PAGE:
The issue of redistributing land to African citizens has become a focal point of domestic politics in South Africa. The idea is that ownership of land should be transferred from non-Africans, who have too much, to Africans, who have none. A difference in opinion suddenly arises amongst South Africans on, firstly, whether or not land redistribution is justified and, secondly, how to go about the process of redistribution if the former is deemed to be justified. Those in favour of land redistribution claim that land, which originally belonged to the African people, was stolen by colonialists and no compensation was ever received. The aforementioned description is accurate to the most part, however some pieces of information are being left out.
The colonialists came from a system where ownership was a major component of society. Not much was communal as each person either owned their living quarters or were subject to paying rent each month. Nevertheless, the living quarters were still essentially 'theirs'. Moreover, agricultural land was often given to members of the higher class by the royal family, as Europe was mostly feudal at the time, and the recipients of this land would then have full control and ownership of the land, although royal families in some kingdoms still retained the right to seize the land and distribute it to whomsoever they wish to.
The African people lived in a much more communal system. The entity to which most things belonged was the village or chief. Anyone who needed a hut simply built one with materials provided to them by the village. Land was considered to belong to everyone and no special permission had to be received if a shepherd wanted his cows to graze on a large open space that they did not normally graze upon. When the colonialists arrived, they were not privy to the fact that land was communal so they did what their society taught them to do; claim ownership over something and protect it with your gun. The act of "claiming ownership" of land which was never previously owned, but used by the African people at the time, is tantamount to stealing land from the African people.
Those against land redistribution claim that we have been living in a democratic, essentially capitalist, society for two and a half decades and therefore people who want land should simply work hard to earn it. This view is typical of a group who, for decades, enjoyed economic, social, and political authority over the majority of citizens. We, as South Africans, need to recognise, and correct, the injustices of the past in order to pave a way towards an equal society. Failure to do so will simply lead to a further deepening of a social divide which will still have racial characteristics attached to it. Thus, land was effectively stolen from the African natives by the European colonialists. Therefore, the only logical thing to do is to redistribute what was once stolen.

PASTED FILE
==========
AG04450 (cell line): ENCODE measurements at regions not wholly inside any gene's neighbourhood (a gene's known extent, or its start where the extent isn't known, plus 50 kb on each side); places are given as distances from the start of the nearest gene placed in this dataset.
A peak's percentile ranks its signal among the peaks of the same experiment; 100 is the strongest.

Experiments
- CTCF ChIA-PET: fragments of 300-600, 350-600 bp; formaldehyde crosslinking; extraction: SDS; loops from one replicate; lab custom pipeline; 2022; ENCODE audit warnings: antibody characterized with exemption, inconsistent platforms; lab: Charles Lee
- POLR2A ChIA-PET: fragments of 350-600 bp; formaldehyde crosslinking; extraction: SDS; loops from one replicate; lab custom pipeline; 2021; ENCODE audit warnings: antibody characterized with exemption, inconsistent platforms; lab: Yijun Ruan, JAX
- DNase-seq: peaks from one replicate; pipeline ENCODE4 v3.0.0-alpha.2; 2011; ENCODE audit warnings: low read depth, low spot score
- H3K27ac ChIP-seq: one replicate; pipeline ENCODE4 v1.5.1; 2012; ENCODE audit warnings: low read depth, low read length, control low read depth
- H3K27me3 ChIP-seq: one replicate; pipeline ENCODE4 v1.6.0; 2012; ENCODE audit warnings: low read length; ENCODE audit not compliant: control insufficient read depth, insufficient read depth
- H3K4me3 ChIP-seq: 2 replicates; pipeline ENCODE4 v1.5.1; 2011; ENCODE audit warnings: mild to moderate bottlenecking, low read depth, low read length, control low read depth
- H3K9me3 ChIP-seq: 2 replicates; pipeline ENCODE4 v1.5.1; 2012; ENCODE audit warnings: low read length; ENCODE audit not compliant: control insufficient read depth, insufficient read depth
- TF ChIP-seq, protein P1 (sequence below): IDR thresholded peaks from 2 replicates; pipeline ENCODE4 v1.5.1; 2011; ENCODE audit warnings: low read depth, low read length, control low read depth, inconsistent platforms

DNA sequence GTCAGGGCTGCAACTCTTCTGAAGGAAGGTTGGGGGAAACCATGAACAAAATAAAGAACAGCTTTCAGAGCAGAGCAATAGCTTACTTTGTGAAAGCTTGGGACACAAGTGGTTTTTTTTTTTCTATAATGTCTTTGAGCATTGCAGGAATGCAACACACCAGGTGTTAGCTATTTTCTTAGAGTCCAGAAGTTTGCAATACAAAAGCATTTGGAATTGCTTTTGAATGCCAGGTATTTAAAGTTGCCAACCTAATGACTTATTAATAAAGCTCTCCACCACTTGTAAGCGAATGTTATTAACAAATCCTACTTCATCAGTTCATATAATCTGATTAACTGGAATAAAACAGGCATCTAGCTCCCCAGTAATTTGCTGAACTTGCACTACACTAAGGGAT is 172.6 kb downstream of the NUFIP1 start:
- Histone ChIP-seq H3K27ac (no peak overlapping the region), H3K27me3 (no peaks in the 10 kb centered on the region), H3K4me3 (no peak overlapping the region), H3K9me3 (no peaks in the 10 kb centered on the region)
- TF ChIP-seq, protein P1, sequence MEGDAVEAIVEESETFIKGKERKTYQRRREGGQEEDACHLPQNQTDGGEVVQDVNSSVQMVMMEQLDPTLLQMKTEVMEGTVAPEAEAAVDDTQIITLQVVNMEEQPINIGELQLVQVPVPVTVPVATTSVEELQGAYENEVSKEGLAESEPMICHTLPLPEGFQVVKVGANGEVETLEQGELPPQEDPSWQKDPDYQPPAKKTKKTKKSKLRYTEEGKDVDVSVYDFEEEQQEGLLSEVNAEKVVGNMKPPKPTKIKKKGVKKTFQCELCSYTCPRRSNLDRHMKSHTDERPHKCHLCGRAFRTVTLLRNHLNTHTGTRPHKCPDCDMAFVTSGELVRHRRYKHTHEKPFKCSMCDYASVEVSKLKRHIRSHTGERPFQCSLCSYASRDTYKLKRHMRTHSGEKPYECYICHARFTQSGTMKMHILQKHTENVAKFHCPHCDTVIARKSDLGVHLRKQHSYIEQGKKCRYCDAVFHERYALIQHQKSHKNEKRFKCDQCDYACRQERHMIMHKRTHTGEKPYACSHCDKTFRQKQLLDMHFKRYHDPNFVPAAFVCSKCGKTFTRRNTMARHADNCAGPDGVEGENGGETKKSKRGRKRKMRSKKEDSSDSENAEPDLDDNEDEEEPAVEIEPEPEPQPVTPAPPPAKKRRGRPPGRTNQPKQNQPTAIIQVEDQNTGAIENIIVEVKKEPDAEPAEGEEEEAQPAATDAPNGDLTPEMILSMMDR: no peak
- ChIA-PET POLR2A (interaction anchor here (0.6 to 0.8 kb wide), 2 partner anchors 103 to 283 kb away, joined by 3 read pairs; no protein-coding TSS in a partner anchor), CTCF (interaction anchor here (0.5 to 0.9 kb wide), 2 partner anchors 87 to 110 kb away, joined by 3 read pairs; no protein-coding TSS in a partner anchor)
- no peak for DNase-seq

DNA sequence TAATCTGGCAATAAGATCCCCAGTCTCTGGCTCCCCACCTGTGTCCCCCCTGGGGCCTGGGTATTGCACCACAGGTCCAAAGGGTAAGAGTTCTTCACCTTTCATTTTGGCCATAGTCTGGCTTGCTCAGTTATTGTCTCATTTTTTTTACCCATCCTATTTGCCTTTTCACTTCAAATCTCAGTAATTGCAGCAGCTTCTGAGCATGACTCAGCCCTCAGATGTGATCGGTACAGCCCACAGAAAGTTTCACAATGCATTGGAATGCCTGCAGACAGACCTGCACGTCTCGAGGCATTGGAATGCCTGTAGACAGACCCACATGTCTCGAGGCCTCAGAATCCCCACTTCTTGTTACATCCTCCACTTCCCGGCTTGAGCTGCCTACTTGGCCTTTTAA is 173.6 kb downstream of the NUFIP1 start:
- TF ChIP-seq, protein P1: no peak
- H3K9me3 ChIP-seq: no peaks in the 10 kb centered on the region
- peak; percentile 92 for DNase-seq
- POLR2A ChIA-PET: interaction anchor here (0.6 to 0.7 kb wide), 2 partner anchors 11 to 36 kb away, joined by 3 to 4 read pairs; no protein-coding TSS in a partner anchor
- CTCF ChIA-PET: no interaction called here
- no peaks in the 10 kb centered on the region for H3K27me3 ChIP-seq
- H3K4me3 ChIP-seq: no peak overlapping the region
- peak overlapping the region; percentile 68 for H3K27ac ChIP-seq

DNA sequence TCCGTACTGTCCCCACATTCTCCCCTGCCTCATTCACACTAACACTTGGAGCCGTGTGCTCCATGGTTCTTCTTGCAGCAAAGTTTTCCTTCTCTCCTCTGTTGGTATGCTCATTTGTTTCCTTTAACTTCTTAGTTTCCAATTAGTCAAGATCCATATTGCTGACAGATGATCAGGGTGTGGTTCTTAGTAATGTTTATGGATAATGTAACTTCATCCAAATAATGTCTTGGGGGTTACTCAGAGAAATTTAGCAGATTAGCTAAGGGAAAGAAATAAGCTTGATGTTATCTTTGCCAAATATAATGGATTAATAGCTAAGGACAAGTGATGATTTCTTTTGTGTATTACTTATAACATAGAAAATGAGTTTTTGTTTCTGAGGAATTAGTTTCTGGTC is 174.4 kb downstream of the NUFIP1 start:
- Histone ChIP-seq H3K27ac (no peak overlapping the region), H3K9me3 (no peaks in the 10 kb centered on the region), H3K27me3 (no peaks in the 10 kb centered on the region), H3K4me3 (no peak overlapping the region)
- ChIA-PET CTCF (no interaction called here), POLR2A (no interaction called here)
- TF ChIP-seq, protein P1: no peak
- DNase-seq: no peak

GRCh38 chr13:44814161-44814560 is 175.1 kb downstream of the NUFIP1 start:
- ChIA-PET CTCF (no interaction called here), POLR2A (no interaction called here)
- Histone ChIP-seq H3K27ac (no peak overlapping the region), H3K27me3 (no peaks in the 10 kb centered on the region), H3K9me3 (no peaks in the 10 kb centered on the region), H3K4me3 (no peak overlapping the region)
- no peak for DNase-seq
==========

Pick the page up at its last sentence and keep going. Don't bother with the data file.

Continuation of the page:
A far more effective way, when compared to the current system, to redistribute land has been discussed throughout society. Only agricultural land or extremely large pieces of land should be subjected to redistribution. Those non-Africans who have more land than necessary should specify which piece of land is their primary land. All secondary pieces of land should be purchased by government at 75 percent of an agreed upon market value. Africans who receive land should only be considered if they can prove their South African heritage, otherwise land could be redistributed to those from whom land was never taken from originally. Furthermore, the recipients of the land should be adequately trained in the methods of agriculture. Failure to achieve this will lead to a piece of land which might have previously been productive become a wasteland.
A portion of the current system which should be done away with is the choice between land or financial compensation. This choice is counterproductive as being able to productively and efficiently work the land will provide a continuous flow of income, which will increase equality and achieve the goals of land redistribution - to improve equality, whilst a once-off financial compensation only provides temporary relief to the inequality faced by millions of Africans. This new process of redistributing land will help to improve the vast inequality we face as a nation.
We, as a unified nation, need to be able to correct the wrongs of the past and turn them into methods to improve our country. Land redistribution is not only a real issue, it's one of the most important issues we face as a society. We need to impose more pressure upon our elected representatives to push this process forwards. We can only begin to move forwards if we cease constantly looking back, and the only way to cease constantly looking back is to have nothing to look back upon.